by Cara Gardner

Think it takes a long time to fly from Spokane to a major airport hub? Try starting your journey from North Idaho. Especially after Sept. 11, when security measures have added time onto every leg of travel, commuters starting from rural areas have to tack hours onto their trips.

"I can't very effectively drive to the airport, go through security in Spokane, get to the meetings I need to [in Seattle], and then go through security [at SeaTac] in one day," says Ron Nova, a Sandpoint businessman and chairman of the Sandpoint Air Service Committee (SASC). "That's one long day!"

Nova explains that to get to a 10 am meeting in Seattle, he'd have to leave his home in Sandpoint at around 5 am.

But the conundrum of North Idaho air travel will soon be obsolete because of a few "air activists" and lots of community support. The SASC contracted with a small Idaho-based airline company, McCall Air, to run direct commuter flights from Sandpoint to Boise and Seattle. Starting in May, McCall Air will run a nine-passenger plane between the cities four days a week.

"I look at this from a business standpoint -- it will also really grow to complement recreation and tourism," Nova says.

If you think Sandpoint's small airport will begin screening passengers in the same way as other airports around the country, however, think again. Dan Scott, president of McCall Air, says passengers on McCall's flights can check in as late as 15 minutes before the plane leaves the ground. For small airlines, like the nine-passenger plane that will fly commuters out of Sandpoint, the safety guidelines haven't changed since Sept. 11 -- mostly because there weren't many to begin with.

"Security requirements are much less," Nova says of the flights. "I don't want to make it sound insecure, but you're with the pilot and co-pilot on these small flights. They're right there, and it's just very easily handled."

Indeed, according to the Transportation Security Administration, airline companies like McCall don't have to follow the same security measures as do major commercial airlines and airports. For instance, there's no baggage check or passenger screening. No one shows identification or walks through a metal detector. Scott says one reason the TSA and Federal Aviation Administration don't require small planes to conduct the same kind of safety checks is because it's much easier for pilots to control and monitor nine passengers than, say, 220 of them.

"The thinking behind the TSA and FAA's [lack of regulations] is it's so much more of an intimate setting," Scott explains. "The pilot is handling the luggage and the people as they get on and off. It's much easier to identify a suspicious person when it's two pilots and nine passengers."

Scott adds that McCall Air's pilots have to complete the same background, drug and alcohol and psychological testing that all pilots who fly commercial planes.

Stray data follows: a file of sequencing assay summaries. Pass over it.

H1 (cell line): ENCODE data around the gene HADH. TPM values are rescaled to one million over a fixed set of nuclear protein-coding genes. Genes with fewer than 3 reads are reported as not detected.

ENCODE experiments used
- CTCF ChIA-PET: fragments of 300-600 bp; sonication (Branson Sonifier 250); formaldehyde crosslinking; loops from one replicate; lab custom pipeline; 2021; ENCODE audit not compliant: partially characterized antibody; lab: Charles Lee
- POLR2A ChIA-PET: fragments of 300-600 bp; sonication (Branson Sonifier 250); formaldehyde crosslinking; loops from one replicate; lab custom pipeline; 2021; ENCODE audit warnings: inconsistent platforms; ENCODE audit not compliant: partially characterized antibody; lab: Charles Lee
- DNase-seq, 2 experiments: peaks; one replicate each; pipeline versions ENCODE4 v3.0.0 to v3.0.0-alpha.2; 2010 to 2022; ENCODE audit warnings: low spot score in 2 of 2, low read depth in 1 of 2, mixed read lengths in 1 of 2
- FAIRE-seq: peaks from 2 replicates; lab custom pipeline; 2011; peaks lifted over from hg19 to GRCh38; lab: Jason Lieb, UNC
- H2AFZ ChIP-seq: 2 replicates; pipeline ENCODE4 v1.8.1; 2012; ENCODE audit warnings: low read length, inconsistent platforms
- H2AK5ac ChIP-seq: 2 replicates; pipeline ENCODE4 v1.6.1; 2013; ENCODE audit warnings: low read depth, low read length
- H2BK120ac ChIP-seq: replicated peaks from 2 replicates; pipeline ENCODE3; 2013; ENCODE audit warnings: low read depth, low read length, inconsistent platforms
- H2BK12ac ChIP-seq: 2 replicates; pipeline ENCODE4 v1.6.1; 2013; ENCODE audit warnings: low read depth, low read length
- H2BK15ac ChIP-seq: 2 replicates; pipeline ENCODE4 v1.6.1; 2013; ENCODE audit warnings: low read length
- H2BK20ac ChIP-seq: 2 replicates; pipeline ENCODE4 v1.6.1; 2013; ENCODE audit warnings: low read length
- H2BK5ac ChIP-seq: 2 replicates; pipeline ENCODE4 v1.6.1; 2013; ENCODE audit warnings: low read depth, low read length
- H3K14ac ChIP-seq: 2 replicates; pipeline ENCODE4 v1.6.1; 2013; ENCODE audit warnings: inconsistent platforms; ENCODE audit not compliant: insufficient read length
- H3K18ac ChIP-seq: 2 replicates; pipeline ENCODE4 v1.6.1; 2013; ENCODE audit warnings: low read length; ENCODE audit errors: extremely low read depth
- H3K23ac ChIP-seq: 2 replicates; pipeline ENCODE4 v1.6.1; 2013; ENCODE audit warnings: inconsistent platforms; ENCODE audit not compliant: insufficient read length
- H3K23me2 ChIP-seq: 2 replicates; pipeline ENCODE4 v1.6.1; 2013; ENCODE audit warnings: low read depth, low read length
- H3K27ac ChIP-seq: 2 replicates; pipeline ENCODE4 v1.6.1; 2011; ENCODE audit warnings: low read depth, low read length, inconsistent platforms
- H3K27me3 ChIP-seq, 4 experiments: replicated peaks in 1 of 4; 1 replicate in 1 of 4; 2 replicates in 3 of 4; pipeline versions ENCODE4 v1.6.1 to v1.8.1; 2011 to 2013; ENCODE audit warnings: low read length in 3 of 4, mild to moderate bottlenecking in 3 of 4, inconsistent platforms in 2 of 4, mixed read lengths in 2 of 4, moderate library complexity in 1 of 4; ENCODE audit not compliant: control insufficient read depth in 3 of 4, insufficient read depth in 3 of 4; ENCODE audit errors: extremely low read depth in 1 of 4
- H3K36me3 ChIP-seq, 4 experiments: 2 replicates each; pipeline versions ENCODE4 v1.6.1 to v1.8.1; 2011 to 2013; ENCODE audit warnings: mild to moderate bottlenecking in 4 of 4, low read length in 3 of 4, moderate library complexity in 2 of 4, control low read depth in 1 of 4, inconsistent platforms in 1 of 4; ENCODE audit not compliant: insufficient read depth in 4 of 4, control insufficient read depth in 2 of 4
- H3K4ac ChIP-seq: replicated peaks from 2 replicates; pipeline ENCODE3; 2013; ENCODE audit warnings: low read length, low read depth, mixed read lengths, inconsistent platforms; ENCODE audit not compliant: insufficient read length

"We do background checks on the pilots, and when folks buy a ticket, there is a process in place in which we're looking at [their names] as well," says Jennifer Marty, public affairs officer for TSA's Northwest region. "But they don't walk through a regular checkpoint to be screened."

Avoiding the hassles of security, as well as the drive from North Idaho to Spokane International Airport, is crucial to many commuters, who were willing to put plenty of dollars and effort into getting the Sandpoint air service off the ground.

Nova is also the vice president of Harbor Resorts and a member of the Bonner County Airport Advisory Board. With the help of the Greater Sandpoint Chamber of Commerce (GSCC), Nova and SASC have used their network to raise enough money for the air service in just three years.

"Multiple local businesses, including Lighthouse, Hidden Lake Golf Course and Schweitzer Ski Resort, drummed up $16,000 and helped fund the initial research to study the market," Nova says. "What we accomplished in three years, it takes a community five years or more to achieve."

Part of why the SASC was able to get a contract into place so quickly was because of its funding plan. Nova and his colleagues solicited routine travelers from Seattle, Boise and Sandpoint for a pledge drive. Interested commuters pledged dollars toward guaranteed pre-purchased ticket vouchers, which can be used up to 18 months after purchase.

"A lot of people in the Seattle market are second-home owners or come over to see family," Nova explains. "So this is good for local tourism and all the local businesses. While we won't be moving a lot of people at the onset, there's definitely an interest in people coming to our community and not just business travel away from our community."

Sandpoint has a small airport for private and charter planes. Nova says Bonner County plans to work with McCall air on setting up a new ticket counter and waiting area for the commercial flights. McCall Air has 14 aircraft, all of which are currently used for charter flights into the backcountries of Idaho, Montana and Wyoming.

"In the last couple of years, we've expanded into traditional city-to-city charter flights and are now looking to expand into scheduled commuter service," says Dan Scott, president of McCall Air. "We're keeping our eyes open for growth in small communities around the Pacific Northwest."

Publication date: 03/04/04

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